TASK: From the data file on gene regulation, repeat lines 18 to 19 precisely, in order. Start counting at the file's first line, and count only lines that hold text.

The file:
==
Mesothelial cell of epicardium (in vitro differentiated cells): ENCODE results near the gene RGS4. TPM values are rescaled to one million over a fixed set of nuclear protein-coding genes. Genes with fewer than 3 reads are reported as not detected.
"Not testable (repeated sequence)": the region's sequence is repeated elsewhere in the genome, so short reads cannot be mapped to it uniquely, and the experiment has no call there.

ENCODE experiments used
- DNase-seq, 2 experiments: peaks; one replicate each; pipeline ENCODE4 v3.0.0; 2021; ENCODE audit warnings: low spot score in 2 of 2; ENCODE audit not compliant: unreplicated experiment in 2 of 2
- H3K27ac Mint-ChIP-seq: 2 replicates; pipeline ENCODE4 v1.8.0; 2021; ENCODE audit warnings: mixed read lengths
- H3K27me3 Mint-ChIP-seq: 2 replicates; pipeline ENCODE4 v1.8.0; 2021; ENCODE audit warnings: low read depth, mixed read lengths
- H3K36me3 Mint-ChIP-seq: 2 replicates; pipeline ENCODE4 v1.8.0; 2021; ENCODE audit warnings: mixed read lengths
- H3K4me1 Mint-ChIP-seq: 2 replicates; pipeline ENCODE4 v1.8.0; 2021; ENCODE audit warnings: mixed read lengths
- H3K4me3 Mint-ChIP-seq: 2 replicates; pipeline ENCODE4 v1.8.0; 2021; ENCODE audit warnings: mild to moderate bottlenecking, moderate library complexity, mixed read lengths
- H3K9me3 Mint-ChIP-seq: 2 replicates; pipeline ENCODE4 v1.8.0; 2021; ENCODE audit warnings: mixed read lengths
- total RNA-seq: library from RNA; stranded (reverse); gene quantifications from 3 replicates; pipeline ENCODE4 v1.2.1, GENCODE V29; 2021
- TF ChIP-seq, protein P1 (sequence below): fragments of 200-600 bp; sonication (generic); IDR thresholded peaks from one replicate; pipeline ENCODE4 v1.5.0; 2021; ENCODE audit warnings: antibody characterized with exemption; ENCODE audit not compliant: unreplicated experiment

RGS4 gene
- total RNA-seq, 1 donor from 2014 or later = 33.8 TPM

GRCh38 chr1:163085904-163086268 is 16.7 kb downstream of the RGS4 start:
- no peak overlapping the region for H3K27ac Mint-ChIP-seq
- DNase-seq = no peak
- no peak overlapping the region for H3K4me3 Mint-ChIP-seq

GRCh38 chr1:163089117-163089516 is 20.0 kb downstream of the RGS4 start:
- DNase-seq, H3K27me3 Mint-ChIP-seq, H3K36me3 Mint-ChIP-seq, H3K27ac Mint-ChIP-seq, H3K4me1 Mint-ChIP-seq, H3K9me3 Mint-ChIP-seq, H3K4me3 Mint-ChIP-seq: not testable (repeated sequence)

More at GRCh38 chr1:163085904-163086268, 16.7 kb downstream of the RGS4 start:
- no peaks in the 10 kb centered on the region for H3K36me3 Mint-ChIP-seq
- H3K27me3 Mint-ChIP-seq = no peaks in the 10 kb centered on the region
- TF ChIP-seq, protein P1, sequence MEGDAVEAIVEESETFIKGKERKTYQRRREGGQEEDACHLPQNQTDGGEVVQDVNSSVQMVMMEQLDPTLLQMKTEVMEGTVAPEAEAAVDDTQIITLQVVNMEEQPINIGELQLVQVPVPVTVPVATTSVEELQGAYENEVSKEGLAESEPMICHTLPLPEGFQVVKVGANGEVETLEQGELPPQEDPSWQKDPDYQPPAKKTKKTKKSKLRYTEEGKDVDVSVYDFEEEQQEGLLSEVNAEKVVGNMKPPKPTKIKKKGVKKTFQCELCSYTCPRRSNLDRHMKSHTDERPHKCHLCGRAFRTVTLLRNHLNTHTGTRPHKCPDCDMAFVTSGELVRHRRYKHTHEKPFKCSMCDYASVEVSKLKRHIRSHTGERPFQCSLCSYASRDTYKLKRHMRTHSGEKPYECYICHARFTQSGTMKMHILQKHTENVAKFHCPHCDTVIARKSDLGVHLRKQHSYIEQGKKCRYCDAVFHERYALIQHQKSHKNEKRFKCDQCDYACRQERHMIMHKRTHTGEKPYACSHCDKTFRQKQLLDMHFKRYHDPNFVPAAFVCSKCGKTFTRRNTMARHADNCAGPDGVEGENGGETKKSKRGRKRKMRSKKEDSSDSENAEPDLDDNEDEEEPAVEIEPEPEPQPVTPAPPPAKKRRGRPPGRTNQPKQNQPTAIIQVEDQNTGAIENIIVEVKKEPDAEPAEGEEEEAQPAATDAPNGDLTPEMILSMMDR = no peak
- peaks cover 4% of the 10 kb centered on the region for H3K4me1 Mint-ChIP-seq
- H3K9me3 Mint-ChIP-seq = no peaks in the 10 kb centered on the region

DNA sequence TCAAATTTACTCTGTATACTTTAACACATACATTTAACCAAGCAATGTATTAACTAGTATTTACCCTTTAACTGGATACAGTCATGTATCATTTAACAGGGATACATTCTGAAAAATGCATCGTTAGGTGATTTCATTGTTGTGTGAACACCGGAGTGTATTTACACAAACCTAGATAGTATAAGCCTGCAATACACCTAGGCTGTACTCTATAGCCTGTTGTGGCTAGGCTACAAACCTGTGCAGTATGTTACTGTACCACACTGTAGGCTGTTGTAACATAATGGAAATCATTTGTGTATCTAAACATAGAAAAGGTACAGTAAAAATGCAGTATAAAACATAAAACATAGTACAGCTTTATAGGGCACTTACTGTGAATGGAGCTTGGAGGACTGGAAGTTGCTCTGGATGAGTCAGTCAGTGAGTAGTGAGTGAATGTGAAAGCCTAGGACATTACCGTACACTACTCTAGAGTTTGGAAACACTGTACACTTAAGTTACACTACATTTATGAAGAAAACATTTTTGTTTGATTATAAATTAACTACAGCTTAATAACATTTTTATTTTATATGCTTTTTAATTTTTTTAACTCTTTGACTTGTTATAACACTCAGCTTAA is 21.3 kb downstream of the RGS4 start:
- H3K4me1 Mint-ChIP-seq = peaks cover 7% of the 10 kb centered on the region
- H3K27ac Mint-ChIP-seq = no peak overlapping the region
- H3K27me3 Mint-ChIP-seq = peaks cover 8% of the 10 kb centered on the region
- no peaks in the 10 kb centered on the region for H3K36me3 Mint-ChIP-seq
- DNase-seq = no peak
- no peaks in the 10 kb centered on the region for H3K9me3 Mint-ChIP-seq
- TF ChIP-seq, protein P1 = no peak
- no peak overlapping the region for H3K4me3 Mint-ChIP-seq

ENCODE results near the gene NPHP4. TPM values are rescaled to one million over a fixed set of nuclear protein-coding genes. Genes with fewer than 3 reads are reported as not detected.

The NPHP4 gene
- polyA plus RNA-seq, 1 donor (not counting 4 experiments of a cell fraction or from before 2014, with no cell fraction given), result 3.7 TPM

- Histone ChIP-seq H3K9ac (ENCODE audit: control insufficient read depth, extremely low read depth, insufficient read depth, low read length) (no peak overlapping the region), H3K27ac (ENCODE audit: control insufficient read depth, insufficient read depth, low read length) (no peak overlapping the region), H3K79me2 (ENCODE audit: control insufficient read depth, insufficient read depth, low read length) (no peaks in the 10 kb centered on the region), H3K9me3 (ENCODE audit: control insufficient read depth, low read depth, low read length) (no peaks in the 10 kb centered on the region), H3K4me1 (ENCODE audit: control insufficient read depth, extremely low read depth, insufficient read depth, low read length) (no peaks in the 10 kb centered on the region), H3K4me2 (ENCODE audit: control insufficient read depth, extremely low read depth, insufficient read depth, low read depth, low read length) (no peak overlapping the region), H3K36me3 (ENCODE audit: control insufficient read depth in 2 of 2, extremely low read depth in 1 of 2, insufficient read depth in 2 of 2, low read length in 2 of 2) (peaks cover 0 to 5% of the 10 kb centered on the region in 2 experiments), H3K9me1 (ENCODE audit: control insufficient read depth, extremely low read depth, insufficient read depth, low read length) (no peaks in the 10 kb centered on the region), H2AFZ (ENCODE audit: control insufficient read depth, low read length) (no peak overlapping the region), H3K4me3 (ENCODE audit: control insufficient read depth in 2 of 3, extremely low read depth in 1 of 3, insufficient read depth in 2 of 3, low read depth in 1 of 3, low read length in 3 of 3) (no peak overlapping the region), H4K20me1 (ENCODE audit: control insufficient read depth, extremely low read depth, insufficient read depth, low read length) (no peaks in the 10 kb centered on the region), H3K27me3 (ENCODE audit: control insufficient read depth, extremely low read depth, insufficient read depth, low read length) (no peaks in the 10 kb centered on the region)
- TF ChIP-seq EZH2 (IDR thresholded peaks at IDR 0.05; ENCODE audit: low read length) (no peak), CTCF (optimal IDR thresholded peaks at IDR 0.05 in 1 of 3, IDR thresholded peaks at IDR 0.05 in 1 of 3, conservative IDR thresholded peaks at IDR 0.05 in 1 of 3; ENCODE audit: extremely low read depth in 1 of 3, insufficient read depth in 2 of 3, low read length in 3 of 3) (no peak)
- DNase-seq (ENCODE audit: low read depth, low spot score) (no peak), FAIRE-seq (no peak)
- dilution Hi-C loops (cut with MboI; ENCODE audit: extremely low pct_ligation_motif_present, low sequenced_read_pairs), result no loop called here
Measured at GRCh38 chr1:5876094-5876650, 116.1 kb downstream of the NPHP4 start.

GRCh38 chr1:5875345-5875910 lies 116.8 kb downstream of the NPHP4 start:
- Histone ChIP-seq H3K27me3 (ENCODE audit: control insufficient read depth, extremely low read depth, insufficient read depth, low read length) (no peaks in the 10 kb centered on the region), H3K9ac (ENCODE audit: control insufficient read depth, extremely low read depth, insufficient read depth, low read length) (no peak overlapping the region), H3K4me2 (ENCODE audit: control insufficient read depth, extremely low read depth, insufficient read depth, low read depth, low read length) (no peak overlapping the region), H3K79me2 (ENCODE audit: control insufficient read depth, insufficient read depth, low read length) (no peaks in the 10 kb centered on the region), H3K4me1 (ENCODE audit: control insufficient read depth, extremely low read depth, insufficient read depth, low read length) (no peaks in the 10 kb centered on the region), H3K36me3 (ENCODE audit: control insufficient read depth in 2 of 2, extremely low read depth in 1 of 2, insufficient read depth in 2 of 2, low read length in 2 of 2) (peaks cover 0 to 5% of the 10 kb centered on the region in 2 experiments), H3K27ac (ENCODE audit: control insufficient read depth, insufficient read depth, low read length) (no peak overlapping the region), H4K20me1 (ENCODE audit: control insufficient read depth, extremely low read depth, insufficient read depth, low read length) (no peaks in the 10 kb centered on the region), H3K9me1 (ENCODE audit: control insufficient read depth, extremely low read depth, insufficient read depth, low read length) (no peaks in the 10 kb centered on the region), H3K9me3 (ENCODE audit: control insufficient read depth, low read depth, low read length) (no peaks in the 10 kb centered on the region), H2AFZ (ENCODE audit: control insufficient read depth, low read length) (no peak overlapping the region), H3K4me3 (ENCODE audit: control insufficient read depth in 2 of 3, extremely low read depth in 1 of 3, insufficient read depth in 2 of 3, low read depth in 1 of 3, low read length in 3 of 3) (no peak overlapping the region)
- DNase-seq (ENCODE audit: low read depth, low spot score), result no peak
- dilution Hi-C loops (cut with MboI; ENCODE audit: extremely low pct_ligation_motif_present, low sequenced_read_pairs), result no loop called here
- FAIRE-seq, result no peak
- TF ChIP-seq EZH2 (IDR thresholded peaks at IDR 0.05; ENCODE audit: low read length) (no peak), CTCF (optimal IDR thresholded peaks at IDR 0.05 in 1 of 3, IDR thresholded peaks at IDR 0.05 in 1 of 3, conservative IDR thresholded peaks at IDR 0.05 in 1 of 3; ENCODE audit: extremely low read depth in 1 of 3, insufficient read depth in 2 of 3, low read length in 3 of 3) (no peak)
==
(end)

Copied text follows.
- no peak overlapping the region for H3K4me3 Mint-ChIP-seq

GRCh38 chr1:163089117-163089516 is 20.0 kb downstream of the RGS4 start: